It's a very clever molecule. The oxygen dissociation curve is sigmoid in shape, because binding of an oxygen molecule to one of the four subunit facilitates binding to the others. So it loads and unloads oxygen very effectively, and the sigmoid shape is tailored specifically to the oxygen cascade between lungs and tissues. Foetuses have different haemoglobin, with a different dissociation curve, which is tailored to the different oxygen cascade between the placenta and their tissues.
    It also binds carbon dioxide and buffers hydrogen ions, producing a couple of other useful effects. In the Haldane effect, the binding of oxygen reduces the affinity for carbon dioxide--so deoxyhaemoglobin passing through the tissues picks up CO2, but then releases it in the lungs as it picks up oxygen. In the Bohr effect, increases in carbon dioxide and hydrogen ion concentration decrease haemoglobin's affinity for oxygen. So when oxyhaemoglobin arrives in a part of the body with a high metabolic rate (producing carbon dioxide and other acids), it dumps more oxygen than it would otherwise do.
    All mediated by conformal changes and shifts in polarity.

    Grant Hutchison
    Does that mean a baby makes a quick change upon birth and suddenly becoming an air breather?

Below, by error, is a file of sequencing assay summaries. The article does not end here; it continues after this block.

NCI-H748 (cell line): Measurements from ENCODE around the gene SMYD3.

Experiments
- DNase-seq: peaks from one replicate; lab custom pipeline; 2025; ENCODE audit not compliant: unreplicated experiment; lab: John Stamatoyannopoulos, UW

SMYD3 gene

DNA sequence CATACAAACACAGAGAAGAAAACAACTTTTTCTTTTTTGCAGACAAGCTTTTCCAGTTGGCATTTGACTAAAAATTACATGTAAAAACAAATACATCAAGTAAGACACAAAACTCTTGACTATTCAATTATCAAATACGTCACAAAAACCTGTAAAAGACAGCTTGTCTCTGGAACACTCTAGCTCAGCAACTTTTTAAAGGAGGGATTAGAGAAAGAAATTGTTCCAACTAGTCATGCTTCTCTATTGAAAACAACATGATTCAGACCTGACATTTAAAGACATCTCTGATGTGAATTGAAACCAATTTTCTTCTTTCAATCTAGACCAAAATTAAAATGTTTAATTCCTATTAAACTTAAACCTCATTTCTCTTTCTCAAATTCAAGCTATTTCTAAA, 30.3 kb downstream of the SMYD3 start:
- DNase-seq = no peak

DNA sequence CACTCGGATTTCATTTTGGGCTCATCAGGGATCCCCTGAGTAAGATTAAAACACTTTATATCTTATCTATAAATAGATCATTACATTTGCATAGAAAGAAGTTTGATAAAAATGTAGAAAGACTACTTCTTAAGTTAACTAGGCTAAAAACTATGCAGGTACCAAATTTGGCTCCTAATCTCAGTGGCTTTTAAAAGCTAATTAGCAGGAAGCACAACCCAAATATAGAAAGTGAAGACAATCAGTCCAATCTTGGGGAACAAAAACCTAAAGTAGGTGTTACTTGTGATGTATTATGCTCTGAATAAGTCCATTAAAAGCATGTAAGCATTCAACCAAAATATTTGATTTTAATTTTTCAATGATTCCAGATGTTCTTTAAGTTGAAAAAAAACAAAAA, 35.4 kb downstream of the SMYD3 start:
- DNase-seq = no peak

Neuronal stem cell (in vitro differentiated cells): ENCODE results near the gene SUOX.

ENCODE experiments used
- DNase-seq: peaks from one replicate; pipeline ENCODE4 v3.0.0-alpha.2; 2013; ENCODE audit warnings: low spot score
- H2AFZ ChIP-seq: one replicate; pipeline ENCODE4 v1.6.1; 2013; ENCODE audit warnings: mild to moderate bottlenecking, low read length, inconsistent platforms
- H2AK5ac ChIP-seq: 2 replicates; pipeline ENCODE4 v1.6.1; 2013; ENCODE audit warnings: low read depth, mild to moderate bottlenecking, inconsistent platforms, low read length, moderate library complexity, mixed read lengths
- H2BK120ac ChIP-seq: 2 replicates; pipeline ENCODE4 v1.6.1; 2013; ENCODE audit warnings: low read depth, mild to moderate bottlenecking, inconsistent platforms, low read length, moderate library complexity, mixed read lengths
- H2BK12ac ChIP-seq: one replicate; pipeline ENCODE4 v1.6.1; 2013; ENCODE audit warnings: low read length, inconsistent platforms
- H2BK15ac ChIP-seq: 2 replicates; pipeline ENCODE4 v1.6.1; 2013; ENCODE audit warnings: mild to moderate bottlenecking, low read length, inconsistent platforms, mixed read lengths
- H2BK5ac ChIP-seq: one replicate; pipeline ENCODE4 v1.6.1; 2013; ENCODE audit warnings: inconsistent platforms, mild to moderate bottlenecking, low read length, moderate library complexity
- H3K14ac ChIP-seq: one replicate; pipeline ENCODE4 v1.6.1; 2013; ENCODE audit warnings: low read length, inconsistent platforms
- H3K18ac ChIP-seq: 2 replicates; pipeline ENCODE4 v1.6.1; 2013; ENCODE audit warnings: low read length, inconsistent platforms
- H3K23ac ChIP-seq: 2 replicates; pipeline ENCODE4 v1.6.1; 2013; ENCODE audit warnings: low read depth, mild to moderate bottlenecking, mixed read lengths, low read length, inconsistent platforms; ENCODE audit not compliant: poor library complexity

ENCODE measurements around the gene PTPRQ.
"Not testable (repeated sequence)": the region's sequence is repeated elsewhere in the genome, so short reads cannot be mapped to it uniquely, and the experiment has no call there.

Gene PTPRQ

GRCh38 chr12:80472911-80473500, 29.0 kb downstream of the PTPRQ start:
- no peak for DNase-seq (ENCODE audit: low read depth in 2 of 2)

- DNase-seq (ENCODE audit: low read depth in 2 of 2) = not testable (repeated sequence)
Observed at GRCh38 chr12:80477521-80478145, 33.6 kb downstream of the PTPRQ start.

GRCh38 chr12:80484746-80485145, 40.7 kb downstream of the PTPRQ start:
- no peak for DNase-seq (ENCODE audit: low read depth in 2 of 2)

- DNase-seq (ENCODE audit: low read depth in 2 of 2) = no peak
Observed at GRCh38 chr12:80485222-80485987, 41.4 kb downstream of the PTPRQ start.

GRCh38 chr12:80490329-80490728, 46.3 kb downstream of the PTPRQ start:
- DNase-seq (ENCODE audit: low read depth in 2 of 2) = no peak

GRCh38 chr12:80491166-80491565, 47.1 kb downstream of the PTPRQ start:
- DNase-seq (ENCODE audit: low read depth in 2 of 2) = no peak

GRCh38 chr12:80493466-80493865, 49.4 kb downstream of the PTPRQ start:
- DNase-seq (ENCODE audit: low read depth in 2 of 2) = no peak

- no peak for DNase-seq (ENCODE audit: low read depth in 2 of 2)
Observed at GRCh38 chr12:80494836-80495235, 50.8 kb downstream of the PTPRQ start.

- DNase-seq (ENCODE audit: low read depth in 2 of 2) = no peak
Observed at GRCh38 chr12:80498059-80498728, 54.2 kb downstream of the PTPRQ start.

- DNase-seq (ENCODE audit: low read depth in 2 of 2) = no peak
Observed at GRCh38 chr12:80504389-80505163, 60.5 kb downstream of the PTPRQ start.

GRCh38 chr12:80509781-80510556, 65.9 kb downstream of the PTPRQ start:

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    Quote Originally Posted by Hornblower View Post
    Does that mean a baby makes a quick change upon birth and suddenly becoming an air breather?
    Not instantaneous, but the transition begins in a slow way before birth and then takes off during the first three months after birth. Adult haemoglobin (HbA) is made up of alpha and beta globin chains; fetal haemoglobin (HbF) from alpha and gamma. So the switch-over involves suppressing one set of genes and activating another. There are various things that can go wrong with that, producing disease states. Much more here.

    Grant Hutchison

  7. #7
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    I don't see that anyone's linked to a pic of heme yet. Here it is: https://en.m.wikipedia.org/wiki/Heme
    Chlorophyll in plants is very similar, except that it binds magnesium rather than iron: https://en.m.wikipedia.org/wiki/Chlorophyll

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    What about those deep sea animals that use copper instead of iron, IIRC? What does their protein look like?
    SHARKS (crossed out) MONGEESE (sic) WITH FRICKIN' LASER BEAMS ATTACHED TO THEIR HEADS

  9. #9
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    Haemocyanins aren't unique to deep sea animals--they're widely distributed in molluscs and arthropods. The geometry varies from species to species, but the copper binding site is formed from the arrangement of several residues of the amino acid histidine. So instead of a "nest" of pyrrole nitrogens (as you have in heme) you have a group of imidazole nitrogens.
    The genetic coding in this case is for an amino acid sequence that will naturally fold (search on "protein tertiary structure") into a copper binding site with several histidines all facing in the right direction and with the right separation. I'd guess an enzyme is then involved in placing the copper, but I don't know.
    Histidine often turns up in these roles where proteins bind to other things. Its imidazole nitrogen seems to be quite versatile in that regard.

    Grant Hutchison